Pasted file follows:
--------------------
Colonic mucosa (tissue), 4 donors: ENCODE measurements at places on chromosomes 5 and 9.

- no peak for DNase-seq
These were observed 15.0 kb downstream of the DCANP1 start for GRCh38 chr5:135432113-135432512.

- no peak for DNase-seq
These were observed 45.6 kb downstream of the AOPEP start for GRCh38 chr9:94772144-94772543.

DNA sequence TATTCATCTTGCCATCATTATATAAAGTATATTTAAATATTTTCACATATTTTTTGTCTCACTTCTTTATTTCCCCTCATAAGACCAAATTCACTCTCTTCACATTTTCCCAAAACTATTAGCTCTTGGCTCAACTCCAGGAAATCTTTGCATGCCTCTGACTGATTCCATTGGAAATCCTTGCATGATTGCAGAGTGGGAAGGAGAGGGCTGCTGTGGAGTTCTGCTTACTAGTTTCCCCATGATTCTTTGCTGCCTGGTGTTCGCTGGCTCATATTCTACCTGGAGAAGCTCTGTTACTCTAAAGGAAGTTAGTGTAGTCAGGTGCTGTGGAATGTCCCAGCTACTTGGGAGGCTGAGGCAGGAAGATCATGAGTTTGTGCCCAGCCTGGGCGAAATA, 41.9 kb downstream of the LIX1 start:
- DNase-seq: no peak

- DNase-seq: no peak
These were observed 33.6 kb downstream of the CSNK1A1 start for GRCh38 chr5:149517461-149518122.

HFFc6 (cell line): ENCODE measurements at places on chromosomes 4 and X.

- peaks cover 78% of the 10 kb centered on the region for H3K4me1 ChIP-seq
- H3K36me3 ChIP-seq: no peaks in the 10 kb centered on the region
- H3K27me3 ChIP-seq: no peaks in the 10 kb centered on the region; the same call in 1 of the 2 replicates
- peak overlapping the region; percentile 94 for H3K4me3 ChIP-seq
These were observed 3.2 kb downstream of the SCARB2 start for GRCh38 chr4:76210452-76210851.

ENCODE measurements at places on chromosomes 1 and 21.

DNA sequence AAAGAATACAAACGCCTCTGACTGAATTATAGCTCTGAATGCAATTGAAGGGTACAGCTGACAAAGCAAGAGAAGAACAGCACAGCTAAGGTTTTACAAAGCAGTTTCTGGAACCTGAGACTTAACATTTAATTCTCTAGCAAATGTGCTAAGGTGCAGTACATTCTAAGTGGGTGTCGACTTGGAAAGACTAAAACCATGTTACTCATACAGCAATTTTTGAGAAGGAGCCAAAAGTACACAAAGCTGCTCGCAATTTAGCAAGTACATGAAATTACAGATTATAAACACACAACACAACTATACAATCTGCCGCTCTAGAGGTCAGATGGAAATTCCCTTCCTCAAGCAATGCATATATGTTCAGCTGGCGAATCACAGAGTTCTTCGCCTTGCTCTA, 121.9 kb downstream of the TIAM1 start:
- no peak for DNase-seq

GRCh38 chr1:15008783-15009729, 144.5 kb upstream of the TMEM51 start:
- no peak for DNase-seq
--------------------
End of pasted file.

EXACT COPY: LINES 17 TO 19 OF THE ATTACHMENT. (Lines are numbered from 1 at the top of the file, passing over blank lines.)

DNA sequence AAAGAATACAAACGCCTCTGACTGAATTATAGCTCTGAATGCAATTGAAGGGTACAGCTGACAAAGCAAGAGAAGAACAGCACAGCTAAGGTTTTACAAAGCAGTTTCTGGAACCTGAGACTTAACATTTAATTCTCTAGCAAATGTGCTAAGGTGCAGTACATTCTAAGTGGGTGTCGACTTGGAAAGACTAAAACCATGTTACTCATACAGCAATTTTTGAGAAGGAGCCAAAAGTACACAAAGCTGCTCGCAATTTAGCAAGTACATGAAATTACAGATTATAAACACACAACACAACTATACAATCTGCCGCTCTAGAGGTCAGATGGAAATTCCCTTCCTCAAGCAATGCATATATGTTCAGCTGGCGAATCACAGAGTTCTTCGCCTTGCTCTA, 121.9 kb downstream of the TIAM1 start:
- no peak for DNase-seq

GRCh38 chr1:15008783-15009729, 144.5 kb upstream of the TMEM51 start: